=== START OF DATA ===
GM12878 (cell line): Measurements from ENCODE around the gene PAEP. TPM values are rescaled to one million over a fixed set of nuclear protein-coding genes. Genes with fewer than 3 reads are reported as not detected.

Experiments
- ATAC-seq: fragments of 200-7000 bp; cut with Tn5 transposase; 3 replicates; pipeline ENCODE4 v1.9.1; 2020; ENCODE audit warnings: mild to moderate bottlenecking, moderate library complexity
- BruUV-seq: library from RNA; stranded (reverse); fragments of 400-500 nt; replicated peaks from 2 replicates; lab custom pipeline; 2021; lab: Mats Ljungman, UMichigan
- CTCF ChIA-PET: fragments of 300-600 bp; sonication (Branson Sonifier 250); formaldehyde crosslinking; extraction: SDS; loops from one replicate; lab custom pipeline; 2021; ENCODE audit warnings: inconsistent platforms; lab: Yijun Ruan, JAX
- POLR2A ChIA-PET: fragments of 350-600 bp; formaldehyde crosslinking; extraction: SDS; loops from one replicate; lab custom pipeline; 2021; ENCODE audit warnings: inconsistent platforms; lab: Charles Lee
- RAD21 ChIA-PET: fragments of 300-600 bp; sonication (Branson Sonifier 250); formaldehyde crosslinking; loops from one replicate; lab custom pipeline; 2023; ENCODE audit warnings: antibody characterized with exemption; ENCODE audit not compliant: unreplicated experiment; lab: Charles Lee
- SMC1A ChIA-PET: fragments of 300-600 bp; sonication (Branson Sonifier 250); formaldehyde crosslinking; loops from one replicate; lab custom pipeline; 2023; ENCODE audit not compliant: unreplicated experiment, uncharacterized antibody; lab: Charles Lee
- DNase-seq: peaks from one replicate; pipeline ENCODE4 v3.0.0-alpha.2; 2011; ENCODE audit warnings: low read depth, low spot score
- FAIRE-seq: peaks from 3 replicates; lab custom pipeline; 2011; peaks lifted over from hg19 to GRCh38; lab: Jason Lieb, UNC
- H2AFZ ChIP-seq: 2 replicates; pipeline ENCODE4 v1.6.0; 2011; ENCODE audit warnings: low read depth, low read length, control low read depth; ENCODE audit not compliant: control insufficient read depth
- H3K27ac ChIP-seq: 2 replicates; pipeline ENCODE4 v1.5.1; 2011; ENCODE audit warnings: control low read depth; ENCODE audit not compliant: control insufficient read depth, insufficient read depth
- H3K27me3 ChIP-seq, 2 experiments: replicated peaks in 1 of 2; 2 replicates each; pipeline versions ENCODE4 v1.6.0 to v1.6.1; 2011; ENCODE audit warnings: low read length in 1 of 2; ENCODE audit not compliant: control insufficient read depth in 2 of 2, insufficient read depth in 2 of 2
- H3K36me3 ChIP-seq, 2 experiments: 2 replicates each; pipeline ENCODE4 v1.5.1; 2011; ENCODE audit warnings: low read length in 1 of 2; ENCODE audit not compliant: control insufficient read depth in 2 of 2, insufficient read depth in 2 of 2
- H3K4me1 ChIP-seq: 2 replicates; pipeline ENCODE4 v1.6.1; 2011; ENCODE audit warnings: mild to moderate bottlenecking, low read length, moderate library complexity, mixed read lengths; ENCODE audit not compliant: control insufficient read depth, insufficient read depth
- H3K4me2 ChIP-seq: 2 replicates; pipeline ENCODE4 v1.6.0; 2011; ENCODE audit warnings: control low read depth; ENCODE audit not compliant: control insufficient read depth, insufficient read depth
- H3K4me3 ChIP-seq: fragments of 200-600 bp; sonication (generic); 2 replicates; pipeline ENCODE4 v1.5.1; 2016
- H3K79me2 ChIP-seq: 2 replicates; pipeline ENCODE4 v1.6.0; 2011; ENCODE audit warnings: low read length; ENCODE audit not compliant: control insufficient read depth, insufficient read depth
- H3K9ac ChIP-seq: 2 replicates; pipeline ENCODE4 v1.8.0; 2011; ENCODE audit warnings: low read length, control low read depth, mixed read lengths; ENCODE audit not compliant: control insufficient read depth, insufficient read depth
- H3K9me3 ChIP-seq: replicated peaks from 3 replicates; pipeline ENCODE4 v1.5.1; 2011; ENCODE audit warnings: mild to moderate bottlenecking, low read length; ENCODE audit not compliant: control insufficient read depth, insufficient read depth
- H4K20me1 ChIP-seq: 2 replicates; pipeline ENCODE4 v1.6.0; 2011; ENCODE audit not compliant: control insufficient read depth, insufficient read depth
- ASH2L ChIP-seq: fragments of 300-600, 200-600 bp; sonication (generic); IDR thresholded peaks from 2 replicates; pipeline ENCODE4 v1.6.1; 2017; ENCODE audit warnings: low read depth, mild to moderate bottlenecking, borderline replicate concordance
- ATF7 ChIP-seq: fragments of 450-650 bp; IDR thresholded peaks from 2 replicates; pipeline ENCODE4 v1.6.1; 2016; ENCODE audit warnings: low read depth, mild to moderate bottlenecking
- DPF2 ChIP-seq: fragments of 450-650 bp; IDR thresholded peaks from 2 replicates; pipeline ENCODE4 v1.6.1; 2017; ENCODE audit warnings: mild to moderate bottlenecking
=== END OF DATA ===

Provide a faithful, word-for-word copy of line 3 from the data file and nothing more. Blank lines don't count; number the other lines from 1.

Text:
- ATAC-seq: fragments of 200-7000 bp; cut with Tn5 transposase; 3 replicates; pipeline ENCODE4 v1.9.1; 2020; ENCODE audit warnings: mild to moderate bottlenecking, moderate library complexity